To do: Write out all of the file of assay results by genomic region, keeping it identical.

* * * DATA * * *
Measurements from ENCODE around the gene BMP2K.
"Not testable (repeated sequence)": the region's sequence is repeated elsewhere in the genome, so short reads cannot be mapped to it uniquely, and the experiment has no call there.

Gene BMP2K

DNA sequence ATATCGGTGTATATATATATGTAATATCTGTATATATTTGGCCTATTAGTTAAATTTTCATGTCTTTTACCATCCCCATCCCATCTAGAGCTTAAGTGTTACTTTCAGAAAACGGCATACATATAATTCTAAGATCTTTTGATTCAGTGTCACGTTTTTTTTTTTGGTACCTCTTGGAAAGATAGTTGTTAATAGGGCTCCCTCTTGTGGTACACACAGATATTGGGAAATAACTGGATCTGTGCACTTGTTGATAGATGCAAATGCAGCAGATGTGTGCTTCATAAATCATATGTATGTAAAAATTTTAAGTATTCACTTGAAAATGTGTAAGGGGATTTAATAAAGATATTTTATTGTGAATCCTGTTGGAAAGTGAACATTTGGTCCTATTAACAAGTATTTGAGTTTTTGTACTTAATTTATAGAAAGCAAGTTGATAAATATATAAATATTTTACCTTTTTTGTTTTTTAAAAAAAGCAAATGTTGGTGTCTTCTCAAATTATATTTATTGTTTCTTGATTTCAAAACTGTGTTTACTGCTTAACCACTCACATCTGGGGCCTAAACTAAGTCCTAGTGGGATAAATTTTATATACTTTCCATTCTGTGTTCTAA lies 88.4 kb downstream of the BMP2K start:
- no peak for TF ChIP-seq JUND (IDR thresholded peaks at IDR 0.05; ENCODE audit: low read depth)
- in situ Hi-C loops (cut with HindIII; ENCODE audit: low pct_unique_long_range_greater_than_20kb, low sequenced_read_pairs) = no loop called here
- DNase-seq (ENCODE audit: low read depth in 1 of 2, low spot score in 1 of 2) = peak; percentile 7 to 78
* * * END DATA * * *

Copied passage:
Measurements from ENCODE around the gene BMP2K.
"Not testable (repeated sequence)": the region's sequence is repeated elsewhere in the genome, so short reads cannot be mapped to it uniquely, and the experiment has no call there.

Gene BMP2K

DNA sequence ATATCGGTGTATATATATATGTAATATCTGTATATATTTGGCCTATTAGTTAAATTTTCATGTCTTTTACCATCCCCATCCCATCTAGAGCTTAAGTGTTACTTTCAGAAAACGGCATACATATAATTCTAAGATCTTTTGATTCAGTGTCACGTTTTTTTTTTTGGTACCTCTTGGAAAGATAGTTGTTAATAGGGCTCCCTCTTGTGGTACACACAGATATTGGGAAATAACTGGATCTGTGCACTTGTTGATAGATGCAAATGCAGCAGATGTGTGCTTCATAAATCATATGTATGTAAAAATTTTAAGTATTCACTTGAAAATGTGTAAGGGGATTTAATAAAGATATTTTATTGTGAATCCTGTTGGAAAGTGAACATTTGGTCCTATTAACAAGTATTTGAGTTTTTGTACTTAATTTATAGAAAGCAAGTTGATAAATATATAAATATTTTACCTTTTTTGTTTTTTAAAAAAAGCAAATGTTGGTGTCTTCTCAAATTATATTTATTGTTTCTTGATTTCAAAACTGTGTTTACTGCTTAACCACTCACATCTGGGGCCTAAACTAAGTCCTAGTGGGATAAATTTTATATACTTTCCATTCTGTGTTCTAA lies 88.4 kb downstream of the BMP2K start:
- no peak for TF ChIP-seq JUND (IDR thresholded peaks at IDR 0.05; ENCODE audit: low read depth)
- in situ Hi-C loops (cut with HindIII; ENCODE audit: low pct_unique_long_range_greater_than_20kb, low sequenced_read_pairs) = no loop called here
- DNase-seq (ENCODE audit: low read depth in 1 of 2, low spot score in 1 of 2) = peak; percentile 7 to 78